Just over a year after it became law, Denmark’s first-in-the-world tax on the fat content of food has been repealed.
The move comes as part of parliament’s on-going negotiations over the 2013 budget. The agreement between the Socialdemokraterne-led government and the far-left Enhedslisten will also see a similar levy on sugar content cancelled, due to come into effect next year.
Although its proponents touted the fat tax for its progressive approach to policymaking when it was implemented last year, it had come under increasing criticism by food producers and the opposition for making Danish products more expensive than imports and for increasing the administrative burden of the food producers that were required to collect the levy. Butchers were also in the process of mounting a legal challenge to the law.
Businesses were also predicting the sugar levy would place a similar burden on Danish food producers.
Recent industry statistics also showed that Danes had not changed their consumption habits during the first 12 months the levy was in effect. However, the first scientific study of the effects of the levy, released by the University of Copenhagen today, found that during the first three months of the levy, Danes did purchase fewer fatty products, although there was speculation that this could have been due to hoarding prior to the change coming into effect.
Studies had indicated that retailers and food producers had exaggerated price hikes when implementing the fat tax, and after today's announcement, consumer advocates immediately expressed concern that retailers would not pass on the full amount of their savings to consumers once the levy was eliminated. Representatives from COOP and Dansk Supermarked, the nation’s two largest supermarket groups, pledged that would not be the case, however.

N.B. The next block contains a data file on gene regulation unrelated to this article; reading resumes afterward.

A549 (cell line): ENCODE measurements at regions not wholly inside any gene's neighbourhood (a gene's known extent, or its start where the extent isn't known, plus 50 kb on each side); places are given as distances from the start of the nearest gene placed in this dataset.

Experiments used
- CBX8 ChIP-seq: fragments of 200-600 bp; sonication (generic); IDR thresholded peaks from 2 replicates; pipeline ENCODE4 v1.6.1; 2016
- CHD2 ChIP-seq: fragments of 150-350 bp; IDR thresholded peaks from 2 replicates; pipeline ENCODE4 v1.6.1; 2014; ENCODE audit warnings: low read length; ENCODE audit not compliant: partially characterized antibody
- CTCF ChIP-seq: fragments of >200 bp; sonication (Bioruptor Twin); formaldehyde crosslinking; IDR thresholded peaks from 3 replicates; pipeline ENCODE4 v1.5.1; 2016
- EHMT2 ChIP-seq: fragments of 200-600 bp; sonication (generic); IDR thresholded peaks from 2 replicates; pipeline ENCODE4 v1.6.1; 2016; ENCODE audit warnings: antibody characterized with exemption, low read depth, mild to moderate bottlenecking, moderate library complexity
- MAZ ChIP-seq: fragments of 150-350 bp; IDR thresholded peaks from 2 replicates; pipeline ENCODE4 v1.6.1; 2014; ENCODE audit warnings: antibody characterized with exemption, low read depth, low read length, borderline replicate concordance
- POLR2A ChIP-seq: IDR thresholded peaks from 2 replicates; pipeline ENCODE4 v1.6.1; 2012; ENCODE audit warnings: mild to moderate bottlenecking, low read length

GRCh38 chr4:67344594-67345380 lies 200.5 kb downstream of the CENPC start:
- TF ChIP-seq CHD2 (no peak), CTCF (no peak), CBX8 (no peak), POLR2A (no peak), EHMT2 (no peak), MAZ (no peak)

“Prices will be regulated down by the full amount, just as they were regulated up by the exact amount when the levy came into effect,” Jens Juul, a spokesperson for COOP, told the Ritzau news bureau.
Scrapping the two levies – as well as decisions to scrap a planned tax hike on Danes working abroad and lowering a levy on electric heat – left the government looking to make up the four billion kroner in revenue they were forecast to generate.
That will be done in part by lowering the standard deduction, currently at 42,900 for those working full-time, by 900 kroner per person and raising the basic tax rate, which is paid by all taxpayers, by 0.19 percent.